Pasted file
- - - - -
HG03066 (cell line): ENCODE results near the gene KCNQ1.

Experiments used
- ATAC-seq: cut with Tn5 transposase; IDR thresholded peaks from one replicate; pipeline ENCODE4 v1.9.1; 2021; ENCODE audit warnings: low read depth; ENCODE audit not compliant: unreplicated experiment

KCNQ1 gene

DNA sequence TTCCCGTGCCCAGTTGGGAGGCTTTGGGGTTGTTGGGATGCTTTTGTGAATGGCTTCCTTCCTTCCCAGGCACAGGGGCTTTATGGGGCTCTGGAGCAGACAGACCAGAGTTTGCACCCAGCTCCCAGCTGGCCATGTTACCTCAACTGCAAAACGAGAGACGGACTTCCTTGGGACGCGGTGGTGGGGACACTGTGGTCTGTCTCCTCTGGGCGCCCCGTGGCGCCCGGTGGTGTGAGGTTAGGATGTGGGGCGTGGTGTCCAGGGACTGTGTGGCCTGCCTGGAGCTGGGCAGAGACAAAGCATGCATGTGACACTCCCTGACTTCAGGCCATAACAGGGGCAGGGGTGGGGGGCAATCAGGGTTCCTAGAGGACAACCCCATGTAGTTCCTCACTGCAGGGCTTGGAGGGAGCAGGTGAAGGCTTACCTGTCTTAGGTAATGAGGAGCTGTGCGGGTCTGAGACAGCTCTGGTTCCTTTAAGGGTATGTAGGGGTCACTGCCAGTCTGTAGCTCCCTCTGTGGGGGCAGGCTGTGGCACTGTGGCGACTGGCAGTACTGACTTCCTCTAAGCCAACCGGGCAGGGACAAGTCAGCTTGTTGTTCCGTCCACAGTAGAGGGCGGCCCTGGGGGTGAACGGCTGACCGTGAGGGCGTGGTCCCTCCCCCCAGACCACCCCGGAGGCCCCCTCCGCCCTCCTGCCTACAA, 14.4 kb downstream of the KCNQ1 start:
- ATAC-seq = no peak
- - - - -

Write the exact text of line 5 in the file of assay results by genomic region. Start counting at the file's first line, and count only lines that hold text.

DNA sequence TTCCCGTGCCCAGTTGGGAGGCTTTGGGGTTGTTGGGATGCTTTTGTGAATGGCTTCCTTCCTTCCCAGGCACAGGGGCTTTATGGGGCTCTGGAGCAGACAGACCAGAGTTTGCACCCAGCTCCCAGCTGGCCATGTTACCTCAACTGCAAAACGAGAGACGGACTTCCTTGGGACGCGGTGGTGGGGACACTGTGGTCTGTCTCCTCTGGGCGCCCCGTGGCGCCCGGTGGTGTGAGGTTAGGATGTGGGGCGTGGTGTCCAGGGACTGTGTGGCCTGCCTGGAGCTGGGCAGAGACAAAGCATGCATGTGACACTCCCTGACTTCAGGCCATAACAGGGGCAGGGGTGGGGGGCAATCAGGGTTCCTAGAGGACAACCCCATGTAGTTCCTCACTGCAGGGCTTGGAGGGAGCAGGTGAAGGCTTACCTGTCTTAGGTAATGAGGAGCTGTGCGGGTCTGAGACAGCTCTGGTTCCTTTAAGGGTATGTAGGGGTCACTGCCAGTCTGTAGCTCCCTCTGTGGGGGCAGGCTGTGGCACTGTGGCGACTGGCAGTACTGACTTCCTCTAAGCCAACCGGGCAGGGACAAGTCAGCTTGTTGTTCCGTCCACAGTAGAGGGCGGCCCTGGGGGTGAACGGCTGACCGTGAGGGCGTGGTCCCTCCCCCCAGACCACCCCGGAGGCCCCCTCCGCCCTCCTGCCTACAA, 14.4 kb downstream of the KCNQ1 start: